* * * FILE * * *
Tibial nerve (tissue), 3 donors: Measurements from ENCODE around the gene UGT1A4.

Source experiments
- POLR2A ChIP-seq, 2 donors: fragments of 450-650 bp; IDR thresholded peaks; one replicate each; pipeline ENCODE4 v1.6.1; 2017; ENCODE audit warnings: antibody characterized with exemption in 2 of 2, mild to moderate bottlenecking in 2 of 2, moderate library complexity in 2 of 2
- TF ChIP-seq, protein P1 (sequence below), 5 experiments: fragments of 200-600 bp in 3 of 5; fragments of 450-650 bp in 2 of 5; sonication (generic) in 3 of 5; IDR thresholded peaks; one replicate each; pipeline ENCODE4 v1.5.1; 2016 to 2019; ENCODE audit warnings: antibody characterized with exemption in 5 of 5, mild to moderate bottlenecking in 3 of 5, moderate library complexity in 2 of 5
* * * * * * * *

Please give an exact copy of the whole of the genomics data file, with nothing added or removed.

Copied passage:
Tibial nerve (tissue), 3 donors: Measurements from ENCODE around the gene UGT1A4.

Source experiments
- POLR2A ChIP-seq, 2 donors: fragments of 450-650 bp; IDR thresholded peaks; one replicate each; pipeline ENCODE4 v1.6.1; 2017; ENCODE audit warnings: antibody characterized with exemption in 2 of 2, mild to moderate bottlenecking in 2 of 2, moderate library complexity in 2 of 2
- TF ChIP-seq, protein P1 (sequence below), 5 experiments: fragments of 200-600 bp in 3 of 5; fragments of 450-650 bp in 2 of 5; sonication (generic) in 3 of 5; IDR thresholded peaks; one replicate each; pipeline ENCODE4 v1.5.1; 2016 to 2019; ENCODE audit warnings: antibody characterized with exemption in 5 of 5, mild to moderate bottlenecking in 3 of 5, moderate library complexity in 2 of 5